Dear Alice,

I have bad knees. My knees hurt all of the time. My left knee is the worst. I play rugby, so my knees do get a lot of wear and tear. I have been told by my current doctor that there is nothing they can do and that all I can take for the pain is Ibuprofen. I have tried physical therapy with no results. Lately, my knees have been hurting me a lot. They hurt at night, when I walk, even when I am just sitting there. Ice and heat don't help either. Sometimes I won't sleep for two or three days at a time because the pain in my knees is so nagging and uncomfortable. I want to know how I can talk to the doctor assertively telling her that I need something more for the pain. I don't want to seem like what they are doing isn't enough, but it isn't. I am a college student on campus, I walk a lot, I need to be able to walk across campus with out having my knees hurt. If you have any advice for me it would be greatly appreciated...

In Pain

Dear In Pain,

It might feel like the worst part about having aches and pains isn't the pain itself — it's getting someone to really listen to you and help you manage the pain. In fact, one study reported that fewer than half of the patients who visited their health care provider for pain relief felt that the provider truly understood the extent of their pain. One of the reasons this might occur is that, unlike a broken bone or slipped disc, the feeling of pain doesn't show up in any medical tests like blood tests or x-rays. Often, the only thing a health care provider knows about a particular pain is what her or his patient says about it. This might mean that the more specific you are in describing your pains, the more information s/he has to work with in order to help you alleviate or manage the pain.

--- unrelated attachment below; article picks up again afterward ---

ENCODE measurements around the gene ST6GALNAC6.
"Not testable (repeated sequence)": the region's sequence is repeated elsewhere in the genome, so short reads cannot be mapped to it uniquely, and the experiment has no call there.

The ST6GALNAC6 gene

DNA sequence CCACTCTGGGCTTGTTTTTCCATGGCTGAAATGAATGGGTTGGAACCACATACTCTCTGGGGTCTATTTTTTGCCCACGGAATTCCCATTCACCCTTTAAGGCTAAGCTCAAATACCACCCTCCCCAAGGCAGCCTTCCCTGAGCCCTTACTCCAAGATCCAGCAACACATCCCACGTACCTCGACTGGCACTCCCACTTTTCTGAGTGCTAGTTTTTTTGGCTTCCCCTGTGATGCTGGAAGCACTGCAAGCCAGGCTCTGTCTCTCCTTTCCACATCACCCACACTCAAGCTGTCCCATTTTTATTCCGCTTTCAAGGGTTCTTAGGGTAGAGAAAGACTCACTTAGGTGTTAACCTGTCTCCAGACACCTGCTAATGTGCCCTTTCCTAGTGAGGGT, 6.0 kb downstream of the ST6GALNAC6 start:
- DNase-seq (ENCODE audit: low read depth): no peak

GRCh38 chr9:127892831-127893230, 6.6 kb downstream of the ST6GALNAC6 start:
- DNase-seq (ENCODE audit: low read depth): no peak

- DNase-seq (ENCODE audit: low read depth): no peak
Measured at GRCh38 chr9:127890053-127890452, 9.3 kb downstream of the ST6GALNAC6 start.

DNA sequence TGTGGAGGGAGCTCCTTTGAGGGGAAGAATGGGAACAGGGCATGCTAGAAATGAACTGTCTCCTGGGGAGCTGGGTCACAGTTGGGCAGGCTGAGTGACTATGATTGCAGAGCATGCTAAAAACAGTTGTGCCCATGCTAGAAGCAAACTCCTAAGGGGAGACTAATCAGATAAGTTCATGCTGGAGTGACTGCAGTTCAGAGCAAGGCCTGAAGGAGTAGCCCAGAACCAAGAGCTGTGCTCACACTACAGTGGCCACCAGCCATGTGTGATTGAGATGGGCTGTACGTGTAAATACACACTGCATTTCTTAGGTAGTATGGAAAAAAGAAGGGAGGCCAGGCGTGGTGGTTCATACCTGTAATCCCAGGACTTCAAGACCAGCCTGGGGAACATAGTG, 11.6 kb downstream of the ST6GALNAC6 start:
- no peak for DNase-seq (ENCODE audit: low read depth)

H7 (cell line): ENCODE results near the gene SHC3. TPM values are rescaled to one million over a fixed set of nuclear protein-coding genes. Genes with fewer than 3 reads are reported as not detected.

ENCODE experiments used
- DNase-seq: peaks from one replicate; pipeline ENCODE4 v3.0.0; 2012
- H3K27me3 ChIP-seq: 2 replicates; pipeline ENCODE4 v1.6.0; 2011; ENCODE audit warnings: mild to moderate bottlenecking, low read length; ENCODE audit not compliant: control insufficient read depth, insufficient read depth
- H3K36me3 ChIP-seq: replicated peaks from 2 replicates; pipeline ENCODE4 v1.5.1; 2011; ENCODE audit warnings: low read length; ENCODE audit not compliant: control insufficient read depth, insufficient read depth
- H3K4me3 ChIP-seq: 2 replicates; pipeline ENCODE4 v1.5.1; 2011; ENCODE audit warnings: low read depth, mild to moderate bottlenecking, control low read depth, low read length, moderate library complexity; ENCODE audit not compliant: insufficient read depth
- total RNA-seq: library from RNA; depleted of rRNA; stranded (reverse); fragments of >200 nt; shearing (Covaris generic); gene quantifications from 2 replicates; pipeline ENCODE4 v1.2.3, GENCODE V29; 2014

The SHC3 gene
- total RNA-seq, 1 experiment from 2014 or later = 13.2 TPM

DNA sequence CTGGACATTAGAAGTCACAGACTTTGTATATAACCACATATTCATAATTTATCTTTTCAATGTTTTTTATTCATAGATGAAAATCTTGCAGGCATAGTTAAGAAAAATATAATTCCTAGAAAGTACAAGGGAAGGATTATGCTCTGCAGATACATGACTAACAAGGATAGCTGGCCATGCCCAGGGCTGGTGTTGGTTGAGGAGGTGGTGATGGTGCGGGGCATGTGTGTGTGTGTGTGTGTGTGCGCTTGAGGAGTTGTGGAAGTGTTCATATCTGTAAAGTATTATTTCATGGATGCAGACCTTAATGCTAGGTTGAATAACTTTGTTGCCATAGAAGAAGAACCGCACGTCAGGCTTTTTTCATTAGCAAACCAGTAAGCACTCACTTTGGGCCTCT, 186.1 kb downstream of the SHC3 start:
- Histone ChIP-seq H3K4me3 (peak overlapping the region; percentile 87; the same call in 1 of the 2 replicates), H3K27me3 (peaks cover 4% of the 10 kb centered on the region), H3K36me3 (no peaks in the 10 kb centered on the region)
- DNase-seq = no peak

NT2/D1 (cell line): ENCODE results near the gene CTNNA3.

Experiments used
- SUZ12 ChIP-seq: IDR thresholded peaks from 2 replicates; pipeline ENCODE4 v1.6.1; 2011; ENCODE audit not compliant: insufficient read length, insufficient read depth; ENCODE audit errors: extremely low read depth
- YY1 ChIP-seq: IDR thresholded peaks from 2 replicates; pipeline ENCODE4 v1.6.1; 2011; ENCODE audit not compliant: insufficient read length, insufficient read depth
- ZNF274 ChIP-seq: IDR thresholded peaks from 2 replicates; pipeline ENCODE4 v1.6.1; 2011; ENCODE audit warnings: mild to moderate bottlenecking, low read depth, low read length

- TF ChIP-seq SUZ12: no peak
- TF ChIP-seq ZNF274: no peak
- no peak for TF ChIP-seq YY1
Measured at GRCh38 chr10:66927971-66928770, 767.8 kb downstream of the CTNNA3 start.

To help describe your pain to your health care provider, some things to think about and keep track of might include the location of the pain or pains (knees, thigh, calf, and particular spots or areas in those parts), their frequency, or how often the pain occurs (all the time, only at night, once a week, every other week, only after sports, etc.) and severity (strong, weak, sharp, dull). Think about and observe what make the pain feel better or worse (resting, lying down, standing up, playing rugby, etc.). Also, jot down how the pain impacts your regular activities (couldn't walk to class, couldn't sleep, etc.).

You may find it helpful to keep track of all this information about your pain symptoms by writing it down in a journal, planner, or calendar. Having all of this information together in one spot might make it easier to speak to your health care provider about how much this pain is impacting your life; you could even show the provider your journal. If you are still nervous, you could also practice role-playing with a friend a few times before your next visit. This might help you feel more prepared and comfortable, as well as help you think of other things you might want to say during your appointment.

After you've told your provider about the pain, you can ask about different ways to relieve it, and what to do if a recommended treatment is not effective. You may ask your provider if it would be useful look into different types of physical therapy, massage, or to visit an Orthopedist (musculoskeletal system specialist). Hopefully, you and the healthcare team can work together from there to come up with a pain-relief regiment that will work for you. If you find that he or she is still not cooperative or not listening or understanding what you are saying, you might want to consider consulting with other health care providers. If you are a Columbia student, you can call x4-2284 or log on to Open Communicator to make an appointment at Primary Care Medical Services and get you stepping on the right path to freedom (from pain). Best wishes, Alice!

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